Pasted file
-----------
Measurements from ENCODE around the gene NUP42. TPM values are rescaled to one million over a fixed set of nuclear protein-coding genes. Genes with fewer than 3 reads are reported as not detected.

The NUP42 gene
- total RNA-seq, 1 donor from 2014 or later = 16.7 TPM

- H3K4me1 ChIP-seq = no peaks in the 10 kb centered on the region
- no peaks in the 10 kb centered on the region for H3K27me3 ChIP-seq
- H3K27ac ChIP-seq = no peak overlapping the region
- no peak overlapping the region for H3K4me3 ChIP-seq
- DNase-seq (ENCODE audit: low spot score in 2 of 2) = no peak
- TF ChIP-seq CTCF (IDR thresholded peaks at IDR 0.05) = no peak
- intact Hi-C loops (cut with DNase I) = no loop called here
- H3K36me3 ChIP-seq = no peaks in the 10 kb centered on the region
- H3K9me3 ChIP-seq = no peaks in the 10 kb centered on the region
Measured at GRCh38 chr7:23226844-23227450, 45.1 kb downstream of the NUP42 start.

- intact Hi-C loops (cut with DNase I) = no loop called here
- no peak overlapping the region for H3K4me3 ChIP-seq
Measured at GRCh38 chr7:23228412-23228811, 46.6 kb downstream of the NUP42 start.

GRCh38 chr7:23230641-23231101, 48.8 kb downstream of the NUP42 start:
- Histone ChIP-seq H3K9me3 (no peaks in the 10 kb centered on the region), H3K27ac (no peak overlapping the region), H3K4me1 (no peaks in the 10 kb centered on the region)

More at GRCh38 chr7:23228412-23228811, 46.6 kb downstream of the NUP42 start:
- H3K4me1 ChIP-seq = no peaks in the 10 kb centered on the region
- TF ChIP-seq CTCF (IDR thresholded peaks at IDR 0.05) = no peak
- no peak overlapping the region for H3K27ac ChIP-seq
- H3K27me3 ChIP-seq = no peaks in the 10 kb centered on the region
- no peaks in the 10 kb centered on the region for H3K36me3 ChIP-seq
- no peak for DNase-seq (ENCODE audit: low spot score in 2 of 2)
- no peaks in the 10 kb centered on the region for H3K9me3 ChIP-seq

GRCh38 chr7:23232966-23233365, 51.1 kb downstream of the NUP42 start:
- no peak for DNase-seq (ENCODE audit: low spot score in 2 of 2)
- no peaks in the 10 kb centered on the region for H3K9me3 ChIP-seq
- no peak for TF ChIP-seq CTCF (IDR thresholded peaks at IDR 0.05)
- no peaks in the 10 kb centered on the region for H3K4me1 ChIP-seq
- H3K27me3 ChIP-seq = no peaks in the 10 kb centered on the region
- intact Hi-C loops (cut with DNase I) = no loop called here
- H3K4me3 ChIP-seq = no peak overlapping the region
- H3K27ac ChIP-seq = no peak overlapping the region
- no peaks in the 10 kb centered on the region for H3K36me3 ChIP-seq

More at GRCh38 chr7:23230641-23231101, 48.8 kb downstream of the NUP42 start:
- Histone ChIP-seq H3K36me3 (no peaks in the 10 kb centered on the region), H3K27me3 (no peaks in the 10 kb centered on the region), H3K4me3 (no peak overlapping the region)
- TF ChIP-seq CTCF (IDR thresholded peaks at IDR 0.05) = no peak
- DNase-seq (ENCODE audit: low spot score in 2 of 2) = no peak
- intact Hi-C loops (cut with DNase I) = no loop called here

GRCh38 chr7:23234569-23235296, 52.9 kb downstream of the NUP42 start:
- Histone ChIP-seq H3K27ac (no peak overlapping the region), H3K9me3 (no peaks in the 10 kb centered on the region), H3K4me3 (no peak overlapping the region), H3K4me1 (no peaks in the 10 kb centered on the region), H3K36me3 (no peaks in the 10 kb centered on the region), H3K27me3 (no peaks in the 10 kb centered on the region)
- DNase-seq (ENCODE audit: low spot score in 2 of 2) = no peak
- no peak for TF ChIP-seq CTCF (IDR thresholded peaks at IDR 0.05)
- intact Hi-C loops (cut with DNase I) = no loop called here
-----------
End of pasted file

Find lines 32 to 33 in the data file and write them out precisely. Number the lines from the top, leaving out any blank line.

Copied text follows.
- H3K27me3 ChIP-seq = no peaks in the 10 kb centered on the region
- intact Hi-C loops (cut with DNase I) = no loop called here